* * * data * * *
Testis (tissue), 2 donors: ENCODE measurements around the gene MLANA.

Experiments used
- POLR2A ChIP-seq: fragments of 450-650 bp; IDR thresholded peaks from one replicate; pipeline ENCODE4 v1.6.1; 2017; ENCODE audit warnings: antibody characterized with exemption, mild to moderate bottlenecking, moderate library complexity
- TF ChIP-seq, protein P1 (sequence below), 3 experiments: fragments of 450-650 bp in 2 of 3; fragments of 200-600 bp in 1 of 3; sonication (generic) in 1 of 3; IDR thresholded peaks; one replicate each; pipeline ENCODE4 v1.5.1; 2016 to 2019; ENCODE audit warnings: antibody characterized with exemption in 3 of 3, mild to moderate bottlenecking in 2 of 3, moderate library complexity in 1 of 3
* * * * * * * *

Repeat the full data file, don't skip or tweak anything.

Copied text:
Testis (tissue), 2 donors: ENCODE measurements around the gene MLANA.

Experiments used
- POLR2A ChIP-seq: fragments of 450-650 bp; IDR thresholded peaks from one replicate; pipeline ENCODE4 v1.6.1; 2017; ENCODE audit warnings: antibody characterized with exemption, mild to moderate bottlenecking, moderate library complexity
- TF ChIP-seq, protein P1 (sequence below), 3 experiments: fragments of 450-650 bp in 2 of 3; fragments of 200-600 bp in 1 of 3; sonication (generic) in 1 of 3; IDR thresholded peaks; one replicate each; pipeline ENCODE4 v1.5.1; 2016 to 2019; ENCODE audit warnings: antibody characterized with exemption in 3 of 3, mild to moderate bottlenecking in 2 of 3, moderate library complexity in 1 of 3